"Uber is so fond of economists that it employs more than a dozen PhDs from top programs at its San Francisco headquarters. The group acts as an in-house think tank for Uber, gathering facts from quants and data scientists and synthesizing them to arm the lobbyists and policy folks who fight some of Uber’s biggest battles. Officially, this team is known as “Research and Economics.” Internally, it’s also been called Ubernomics.
"The Krueger paper was the launch pad Ubernomics needed. Over the next few years, the company landed unpaid collaborations with academics at top US universities, including MIT, NYU, and Yale. Hall started to receive dozens of requests a week from academics about working with Uber’s data. Earlier this year, Richard Thaler, winner of the 2017 Nobel Prize in economic sciences, approached Uber about a possible collaboration. Uber turned him down."

Sunday, October 14, 2018

Joshua Gans on blockchains, teams, and the startup (Covee) that wants to combine them

From Joshua Gans, who is one of the most thoughtful commentators on matters digital:

Can the blockchain make teams work?

"For context, here is the problem Covee are trying to solve. When you have teams of knowledge workers who need to come together for a project, we rely on businesses to manage and coordinate those teams. This is because you need to find the right people to perform the team’s tasks and then you need to ensure that everyone does what they are supposed to. Businesses solve that problem by making team members employees and learning about them. They can then use this to review performance and reward or punish them as need be. Covee wants to take the business out of the equation and, as much as possible, replace it with an algorithm on the blockchain. In doing so, it has to automate what the businesses were doing."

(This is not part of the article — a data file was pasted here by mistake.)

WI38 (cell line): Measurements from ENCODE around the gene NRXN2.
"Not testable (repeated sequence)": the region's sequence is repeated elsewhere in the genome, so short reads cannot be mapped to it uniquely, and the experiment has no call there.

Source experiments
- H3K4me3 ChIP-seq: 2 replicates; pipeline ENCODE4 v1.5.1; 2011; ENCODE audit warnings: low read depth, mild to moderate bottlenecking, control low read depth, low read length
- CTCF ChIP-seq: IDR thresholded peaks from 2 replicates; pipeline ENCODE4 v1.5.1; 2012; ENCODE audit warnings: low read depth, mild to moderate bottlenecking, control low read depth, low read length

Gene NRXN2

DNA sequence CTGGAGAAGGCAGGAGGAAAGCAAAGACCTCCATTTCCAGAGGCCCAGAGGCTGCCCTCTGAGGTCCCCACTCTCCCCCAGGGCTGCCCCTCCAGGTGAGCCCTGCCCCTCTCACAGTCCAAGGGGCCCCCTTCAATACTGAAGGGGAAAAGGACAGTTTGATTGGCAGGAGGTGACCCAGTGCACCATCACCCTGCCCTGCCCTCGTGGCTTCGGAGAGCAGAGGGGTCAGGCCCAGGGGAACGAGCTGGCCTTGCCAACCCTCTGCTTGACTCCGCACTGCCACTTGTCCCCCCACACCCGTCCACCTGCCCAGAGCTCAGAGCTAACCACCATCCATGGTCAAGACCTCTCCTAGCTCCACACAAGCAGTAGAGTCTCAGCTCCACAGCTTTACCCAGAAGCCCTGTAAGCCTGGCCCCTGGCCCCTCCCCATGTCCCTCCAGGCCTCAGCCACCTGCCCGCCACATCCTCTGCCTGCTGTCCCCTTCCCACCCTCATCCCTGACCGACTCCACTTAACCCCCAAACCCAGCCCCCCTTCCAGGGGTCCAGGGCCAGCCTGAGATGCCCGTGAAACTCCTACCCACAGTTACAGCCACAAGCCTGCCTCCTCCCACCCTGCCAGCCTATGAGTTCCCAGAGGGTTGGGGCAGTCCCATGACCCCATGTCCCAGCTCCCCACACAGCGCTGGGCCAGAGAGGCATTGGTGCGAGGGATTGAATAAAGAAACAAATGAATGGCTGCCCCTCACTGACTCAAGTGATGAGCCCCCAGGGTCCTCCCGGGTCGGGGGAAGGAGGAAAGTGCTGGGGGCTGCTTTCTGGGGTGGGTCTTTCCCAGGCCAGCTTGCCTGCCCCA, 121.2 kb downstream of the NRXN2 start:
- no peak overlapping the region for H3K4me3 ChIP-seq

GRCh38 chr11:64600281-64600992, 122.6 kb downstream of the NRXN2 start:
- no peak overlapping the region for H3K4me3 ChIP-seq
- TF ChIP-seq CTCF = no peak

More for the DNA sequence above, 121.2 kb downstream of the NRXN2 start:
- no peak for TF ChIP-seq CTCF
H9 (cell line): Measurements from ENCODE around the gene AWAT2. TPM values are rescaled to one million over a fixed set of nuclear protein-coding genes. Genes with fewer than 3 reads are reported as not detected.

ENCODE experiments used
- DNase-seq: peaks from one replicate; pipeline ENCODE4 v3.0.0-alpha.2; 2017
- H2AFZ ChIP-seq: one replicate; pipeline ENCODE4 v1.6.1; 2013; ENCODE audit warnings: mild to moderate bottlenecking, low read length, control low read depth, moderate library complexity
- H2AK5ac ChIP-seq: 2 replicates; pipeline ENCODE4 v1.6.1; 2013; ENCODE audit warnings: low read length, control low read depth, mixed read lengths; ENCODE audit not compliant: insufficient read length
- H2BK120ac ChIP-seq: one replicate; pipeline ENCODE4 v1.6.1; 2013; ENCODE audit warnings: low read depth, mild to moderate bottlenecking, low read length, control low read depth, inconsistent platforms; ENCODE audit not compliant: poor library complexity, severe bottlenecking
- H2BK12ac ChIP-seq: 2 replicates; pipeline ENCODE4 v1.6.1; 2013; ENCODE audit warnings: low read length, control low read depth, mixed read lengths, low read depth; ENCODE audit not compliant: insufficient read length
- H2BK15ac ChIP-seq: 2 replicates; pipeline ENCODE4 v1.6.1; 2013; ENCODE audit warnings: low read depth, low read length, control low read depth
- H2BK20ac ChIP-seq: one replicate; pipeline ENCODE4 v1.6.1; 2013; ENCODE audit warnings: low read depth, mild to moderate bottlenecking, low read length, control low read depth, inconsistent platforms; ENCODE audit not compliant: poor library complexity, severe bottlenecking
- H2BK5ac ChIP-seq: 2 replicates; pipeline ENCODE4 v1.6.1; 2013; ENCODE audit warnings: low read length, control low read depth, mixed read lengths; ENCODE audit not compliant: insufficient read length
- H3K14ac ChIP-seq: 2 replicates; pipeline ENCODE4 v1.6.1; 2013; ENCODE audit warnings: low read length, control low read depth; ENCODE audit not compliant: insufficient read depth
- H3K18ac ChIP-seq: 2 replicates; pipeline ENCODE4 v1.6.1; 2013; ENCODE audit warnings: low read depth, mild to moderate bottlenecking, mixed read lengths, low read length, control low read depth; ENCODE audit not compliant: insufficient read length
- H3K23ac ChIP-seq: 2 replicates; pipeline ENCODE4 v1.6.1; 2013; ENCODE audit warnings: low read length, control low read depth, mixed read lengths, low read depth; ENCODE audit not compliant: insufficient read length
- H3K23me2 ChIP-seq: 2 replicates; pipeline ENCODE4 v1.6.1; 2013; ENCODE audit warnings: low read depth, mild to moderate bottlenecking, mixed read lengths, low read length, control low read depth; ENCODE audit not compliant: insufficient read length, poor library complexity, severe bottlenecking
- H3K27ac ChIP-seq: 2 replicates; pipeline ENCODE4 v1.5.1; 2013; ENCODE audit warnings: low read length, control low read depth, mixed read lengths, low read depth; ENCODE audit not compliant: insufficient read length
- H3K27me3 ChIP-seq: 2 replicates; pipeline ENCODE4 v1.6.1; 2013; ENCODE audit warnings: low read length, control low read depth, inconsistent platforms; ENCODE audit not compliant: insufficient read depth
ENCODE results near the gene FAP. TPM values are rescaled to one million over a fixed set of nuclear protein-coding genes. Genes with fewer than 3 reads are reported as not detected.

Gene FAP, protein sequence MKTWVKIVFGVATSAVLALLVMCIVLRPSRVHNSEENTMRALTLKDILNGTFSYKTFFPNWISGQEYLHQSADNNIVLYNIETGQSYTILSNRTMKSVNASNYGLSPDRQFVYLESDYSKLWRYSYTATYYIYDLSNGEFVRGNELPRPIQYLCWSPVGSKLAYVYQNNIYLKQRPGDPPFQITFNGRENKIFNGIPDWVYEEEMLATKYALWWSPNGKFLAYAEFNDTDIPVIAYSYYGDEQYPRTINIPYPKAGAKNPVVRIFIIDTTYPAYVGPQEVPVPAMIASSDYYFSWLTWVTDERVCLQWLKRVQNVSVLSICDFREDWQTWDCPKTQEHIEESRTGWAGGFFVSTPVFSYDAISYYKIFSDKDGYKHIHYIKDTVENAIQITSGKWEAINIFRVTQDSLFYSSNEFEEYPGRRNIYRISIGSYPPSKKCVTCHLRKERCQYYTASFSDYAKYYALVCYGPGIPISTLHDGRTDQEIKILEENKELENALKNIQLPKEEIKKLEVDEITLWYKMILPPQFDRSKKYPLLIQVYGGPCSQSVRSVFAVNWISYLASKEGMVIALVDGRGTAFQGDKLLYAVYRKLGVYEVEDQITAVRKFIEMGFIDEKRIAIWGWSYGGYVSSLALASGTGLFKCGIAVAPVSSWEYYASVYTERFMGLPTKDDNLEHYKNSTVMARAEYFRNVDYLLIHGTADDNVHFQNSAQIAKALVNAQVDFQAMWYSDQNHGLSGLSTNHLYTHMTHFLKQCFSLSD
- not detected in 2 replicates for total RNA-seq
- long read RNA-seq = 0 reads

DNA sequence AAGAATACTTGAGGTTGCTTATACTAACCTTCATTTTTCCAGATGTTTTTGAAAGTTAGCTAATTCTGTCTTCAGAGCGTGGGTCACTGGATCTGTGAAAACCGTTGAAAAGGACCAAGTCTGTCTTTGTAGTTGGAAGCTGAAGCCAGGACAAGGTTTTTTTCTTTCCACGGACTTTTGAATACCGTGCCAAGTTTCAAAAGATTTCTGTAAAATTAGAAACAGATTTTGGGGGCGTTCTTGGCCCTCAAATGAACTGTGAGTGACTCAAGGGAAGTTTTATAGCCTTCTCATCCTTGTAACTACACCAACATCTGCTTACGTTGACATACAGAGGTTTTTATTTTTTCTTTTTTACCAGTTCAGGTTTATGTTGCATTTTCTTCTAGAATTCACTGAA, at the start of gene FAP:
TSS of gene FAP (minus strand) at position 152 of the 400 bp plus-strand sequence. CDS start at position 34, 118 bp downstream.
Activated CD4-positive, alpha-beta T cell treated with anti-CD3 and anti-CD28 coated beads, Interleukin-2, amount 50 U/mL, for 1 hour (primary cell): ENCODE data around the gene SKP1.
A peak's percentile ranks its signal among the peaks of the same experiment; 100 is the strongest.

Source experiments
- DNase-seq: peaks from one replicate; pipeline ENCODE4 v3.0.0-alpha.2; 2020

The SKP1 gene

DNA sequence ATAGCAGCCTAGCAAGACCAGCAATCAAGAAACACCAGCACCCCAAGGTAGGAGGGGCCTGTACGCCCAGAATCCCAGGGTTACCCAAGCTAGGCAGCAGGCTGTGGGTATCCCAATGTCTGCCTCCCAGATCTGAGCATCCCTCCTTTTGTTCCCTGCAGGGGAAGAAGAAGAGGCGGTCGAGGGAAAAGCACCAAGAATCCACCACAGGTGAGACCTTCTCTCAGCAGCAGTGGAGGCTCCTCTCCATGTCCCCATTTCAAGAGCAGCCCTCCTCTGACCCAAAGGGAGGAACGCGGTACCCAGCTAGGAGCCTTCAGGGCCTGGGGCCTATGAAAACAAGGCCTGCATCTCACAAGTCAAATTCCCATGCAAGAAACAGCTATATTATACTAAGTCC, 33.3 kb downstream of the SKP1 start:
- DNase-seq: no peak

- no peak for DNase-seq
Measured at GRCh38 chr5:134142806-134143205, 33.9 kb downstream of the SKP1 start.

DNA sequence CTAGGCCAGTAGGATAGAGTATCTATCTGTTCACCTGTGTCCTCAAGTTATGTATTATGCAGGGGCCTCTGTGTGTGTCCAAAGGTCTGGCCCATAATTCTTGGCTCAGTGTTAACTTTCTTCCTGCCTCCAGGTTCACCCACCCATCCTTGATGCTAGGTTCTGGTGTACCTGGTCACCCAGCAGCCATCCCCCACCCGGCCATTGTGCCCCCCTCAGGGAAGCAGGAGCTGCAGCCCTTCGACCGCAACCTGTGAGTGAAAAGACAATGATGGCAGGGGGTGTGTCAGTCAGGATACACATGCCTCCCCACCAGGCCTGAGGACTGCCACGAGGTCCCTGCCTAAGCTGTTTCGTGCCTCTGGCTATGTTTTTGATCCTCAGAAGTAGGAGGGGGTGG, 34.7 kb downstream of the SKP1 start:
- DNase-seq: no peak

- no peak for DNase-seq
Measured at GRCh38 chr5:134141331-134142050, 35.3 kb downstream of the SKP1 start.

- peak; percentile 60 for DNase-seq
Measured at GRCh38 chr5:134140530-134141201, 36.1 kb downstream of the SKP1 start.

Saturday, October 13, 2018

Child marriage in the United States

The Washington Post has the story:

"Between 2000 and 2010, an estimated 248,000 children were married, most of whom were girls, some as young as 12, wedding men. Now, under pressure from advocates and amid a nationwide reckoning over gender equality and sexual misconduct, states have begun ending exceptions that have allowed marriages for people younger than 18, the minimum age in most states. Texas last year banned it, except for emancipated minors. Kentucky outlawed it, except for 17-year-olds with parental and judicial approval. Maryland considered increasing the minimum marrying age from 15, but its bill failed to pass in April. Then in May, Delaware abolished the practice under every circumstance, and New Jersey did the same in June. Pennsylvania, which may vote to eliminate all loopholes this autumn, could be next."